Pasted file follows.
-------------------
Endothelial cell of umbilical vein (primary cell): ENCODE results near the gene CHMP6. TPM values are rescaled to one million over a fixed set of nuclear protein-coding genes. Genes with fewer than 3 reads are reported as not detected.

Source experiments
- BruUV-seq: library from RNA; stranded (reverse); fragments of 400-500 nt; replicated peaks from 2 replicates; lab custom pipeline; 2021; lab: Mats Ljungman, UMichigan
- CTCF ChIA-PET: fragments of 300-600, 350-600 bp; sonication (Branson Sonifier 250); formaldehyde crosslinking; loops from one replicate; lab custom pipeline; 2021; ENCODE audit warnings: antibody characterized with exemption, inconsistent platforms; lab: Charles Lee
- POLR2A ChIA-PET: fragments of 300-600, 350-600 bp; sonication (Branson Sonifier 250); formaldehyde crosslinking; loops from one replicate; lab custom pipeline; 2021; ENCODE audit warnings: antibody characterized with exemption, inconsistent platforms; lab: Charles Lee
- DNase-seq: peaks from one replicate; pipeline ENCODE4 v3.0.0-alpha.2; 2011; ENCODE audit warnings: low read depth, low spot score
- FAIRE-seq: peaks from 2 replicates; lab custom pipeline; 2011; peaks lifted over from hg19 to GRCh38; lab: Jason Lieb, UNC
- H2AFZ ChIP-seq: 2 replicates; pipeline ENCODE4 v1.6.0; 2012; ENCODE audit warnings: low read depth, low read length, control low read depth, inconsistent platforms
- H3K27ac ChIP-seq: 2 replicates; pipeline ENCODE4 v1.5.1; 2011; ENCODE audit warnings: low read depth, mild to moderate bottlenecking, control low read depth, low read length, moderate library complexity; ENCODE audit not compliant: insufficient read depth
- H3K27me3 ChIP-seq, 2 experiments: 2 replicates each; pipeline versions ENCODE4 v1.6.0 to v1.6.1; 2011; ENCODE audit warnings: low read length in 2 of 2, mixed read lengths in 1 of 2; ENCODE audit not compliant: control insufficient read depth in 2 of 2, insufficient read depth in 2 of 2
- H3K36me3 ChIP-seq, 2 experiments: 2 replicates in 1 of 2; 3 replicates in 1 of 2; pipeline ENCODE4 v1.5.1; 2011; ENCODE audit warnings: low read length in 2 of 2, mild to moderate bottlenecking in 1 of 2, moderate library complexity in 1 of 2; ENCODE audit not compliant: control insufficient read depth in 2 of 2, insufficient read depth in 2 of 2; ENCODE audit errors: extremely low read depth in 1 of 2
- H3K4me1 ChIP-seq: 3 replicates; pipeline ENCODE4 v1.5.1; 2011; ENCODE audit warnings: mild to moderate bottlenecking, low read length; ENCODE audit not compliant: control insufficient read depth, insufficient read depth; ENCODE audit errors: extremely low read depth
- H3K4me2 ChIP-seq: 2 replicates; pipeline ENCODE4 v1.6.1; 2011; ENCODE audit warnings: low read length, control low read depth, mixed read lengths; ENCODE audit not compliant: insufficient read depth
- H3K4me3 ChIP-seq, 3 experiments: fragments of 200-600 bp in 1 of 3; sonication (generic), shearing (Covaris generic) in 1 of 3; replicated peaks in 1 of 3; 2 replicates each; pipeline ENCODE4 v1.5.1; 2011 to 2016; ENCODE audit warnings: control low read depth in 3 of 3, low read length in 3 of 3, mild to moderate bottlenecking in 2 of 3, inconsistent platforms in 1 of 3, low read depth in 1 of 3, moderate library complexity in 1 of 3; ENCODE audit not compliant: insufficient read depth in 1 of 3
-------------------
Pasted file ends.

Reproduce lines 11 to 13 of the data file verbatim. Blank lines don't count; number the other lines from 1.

- H3K36me3 ChIP-seq, 2 experiments: 2 replicates in 1 of 2; 3 replicates in 1 of 2; pipeline ENCODE4 v1.5.1; 2011; ENCODE audit warnings: low read length in 2 of 2, mild to moderate bottlenecking in 1 of 2, moderate library complexity in 1 of 2; ENCODE audit not compliant: control insufficient read depth in 2 of 2, insufficient read depth in 2 of 2; ENCODE audit errors: extremely low read depth in 1 of 2
- H3K4me1 ChIP-seq: 3 replicates; pipeline ENCODE4 v1.5.1; 2011; ENCODE audit warnings: mild to moderate bottlenecking, low read length; ENCODE audit not compliant: control insufficient read depth, insufficient read depth; ENCODE audit errors: extremely low read depth
- H3K4me2 ChIP-seq: 2 replicates; pipeline ENCODE4 v1.6.1; 2011; ENCODE audit warnings: low read length, control low read depth, mixed read lengths; ENCODE audit not compliant: insufficient read depth